Summer may have just started, but is anyone else’s brain already in vacation mode? Are we all ready to be sitting on patios in the sunshine, sipping margaritas? If you need a little inspiration, or if you’re unable to head out into the sunshine just yet, now is a good time to dip your toes into summertime vibes with some hot weather movies. Below, I’ve pulled a list together of some of my all-time films for the summer season that you can find in the VPL catalogue (sorry, no Palm Springs or Fire Island just yet). But this list is by no means exhaustive (keeping it to five was a struggle, as you’ll see), so feel free to share your own favourites in the comments!
Really, any movie in Richard Linklater’s Before trilogy would be a good choice (take your pick of locale: Vienna, Paris, or Greece), but since Before Sunrise is the first in the series, it’s best to start there. The 1995 film takes place on a single summer day. Jesse (American) and Celine (French) are on separate paths, but those paths cross for a moment on a train. Deciding to make the best of fate, they disembark and spend the rest of the day (and night) wandering the streets of Vienna, deep in conversation. That’s literally the whole plot, so your enjoyment of this kind of movie hinges on how much you love listening to people talk. The acting is so naturalistic that it’s easy to mistake Ethan Hawke’s and Julie Delpy’s performances as improvisations. The Before trilogy holds a special place in cinema history for its sequel rollouts: Before Sunset catches up with Jesse and Celine nine years later, this time in Paris. It’s a treat to see how they’ve matured, and we’re gifted another glimpse into their lives with Before Midnight, which takes place another nine years later, this time in Greece. But Before Sunrise holds a special charm owing to Jesse and Celine’s youth, with all their naïve philosophizing, and the will-they-or-won’t-they pull between them. These are two actors who play beautifully off each other, Delpy with a keenly European romanticism (and prettily messy French girl hair) and Hawke with the depth to match it (he has recently come out with what is, in my opinion, the correct take on the “are superhero movies art” debate—something very in line with Jesse!).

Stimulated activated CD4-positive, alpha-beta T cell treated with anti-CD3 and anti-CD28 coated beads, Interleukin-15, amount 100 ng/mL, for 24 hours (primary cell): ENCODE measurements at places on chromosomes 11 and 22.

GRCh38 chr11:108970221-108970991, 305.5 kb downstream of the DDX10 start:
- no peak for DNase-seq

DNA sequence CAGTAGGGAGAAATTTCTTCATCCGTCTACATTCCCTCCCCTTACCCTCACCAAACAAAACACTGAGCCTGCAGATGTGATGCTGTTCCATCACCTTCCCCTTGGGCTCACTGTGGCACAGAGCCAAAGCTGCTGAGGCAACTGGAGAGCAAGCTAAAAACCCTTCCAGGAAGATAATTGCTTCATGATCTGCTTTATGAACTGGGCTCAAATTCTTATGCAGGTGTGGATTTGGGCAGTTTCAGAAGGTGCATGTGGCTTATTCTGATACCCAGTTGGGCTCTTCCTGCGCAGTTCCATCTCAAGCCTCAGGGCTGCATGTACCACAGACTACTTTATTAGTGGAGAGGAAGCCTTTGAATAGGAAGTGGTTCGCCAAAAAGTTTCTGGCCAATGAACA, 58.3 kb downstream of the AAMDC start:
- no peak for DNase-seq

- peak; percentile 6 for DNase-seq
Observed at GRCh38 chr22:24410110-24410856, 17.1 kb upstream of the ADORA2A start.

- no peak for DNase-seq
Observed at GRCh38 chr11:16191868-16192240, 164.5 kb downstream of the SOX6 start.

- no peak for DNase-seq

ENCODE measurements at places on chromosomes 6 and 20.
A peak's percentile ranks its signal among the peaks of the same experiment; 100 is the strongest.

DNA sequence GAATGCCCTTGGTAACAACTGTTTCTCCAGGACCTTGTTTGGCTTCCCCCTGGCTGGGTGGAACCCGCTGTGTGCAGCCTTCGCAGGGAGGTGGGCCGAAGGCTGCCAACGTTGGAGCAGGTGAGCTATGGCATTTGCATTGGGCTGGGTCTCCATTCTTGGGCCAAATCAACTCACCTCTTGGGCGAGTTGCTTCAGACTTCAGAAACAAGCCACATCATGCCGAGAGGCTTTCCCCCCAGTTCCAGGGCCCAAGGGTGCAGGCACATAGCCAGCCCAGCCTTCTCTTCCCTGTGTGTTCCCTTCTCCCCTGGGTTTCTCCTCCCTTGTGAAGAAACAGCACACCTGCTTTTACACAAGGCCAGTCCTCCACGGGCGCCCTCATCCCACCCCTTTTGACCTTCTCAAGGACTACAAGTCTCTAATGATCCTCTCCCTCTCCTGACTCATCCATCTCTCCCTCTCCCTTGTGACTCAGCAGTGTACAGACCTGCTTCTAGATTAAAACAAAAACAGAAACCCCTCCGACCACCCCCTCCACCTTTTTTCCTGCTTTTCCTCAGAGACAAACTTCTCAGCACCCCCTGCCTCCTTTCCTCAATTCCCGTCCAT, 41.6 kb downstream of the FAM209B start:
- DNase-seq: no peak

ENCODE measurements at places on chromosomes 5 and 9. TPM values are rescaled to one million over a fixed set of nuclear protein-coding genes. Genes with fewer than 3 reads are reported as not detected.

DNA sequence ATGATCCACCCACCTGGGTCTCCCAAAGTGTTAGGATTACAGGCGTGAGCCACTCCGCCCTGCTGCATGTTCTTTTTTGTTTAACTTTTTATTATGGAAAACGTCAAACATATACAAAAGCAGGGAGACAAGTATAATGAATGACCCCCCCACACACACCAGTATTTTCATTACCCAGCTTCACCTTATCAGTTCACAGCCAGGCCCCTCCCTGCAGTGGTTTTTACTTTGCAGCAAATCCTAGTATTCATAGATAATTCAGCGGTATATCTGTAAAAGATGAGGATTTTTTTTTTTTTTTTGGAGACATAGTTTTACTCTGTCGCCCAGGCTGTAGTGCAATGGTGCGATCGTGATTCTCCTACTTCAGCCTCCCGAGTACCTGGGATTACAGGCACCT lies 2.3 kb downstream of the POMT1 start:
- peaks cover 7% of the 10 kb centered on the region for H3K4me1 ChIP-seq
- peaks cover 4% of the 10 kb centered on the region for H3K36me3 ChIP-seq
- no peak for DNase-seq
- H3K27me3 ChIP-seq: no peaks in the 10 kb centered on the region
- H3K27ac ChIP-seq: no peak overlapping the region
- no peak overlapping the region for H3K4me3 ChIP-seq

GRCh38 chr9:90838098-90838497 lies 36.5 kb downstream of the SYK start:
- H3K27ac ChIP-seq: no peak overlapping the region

This iconic film turned 30 years old last year, but it’s still as fresh as ever. Best friends Thelma and Louise take off on a fishing trip, but their journey takes a sharp turn once Louise kills a man who is trying to assault Thelma. The two decide to flee to Mexico, cutting through the Utah desert in a 1966 Thunderbird convertible before concluding with that famous ending. Thelma & Louise has since been categorized as a “neo-feminist road movie”, but despite making a massive splash upon release and its enduring popularity, the film is described by The Guardian as following “female outlaws trapped in a patriarchal world in a film that remains a biting outlier”. And truly, despite being parodied by everyone and their mother (The Simpsons episode “Marge on the Lam” is an episode-long spoof), Thelma & Louise is still unique (though I do feel the 2002 Britney Spears movie Crossroads owes a lot to it). But back to the summer vibes: you’ve obviously got a whole lot of steamy desert scenery, but you’ve also got memorable early 90s outfits like muscle tees tucked into high waisted jeans (they make great Halloween costumes).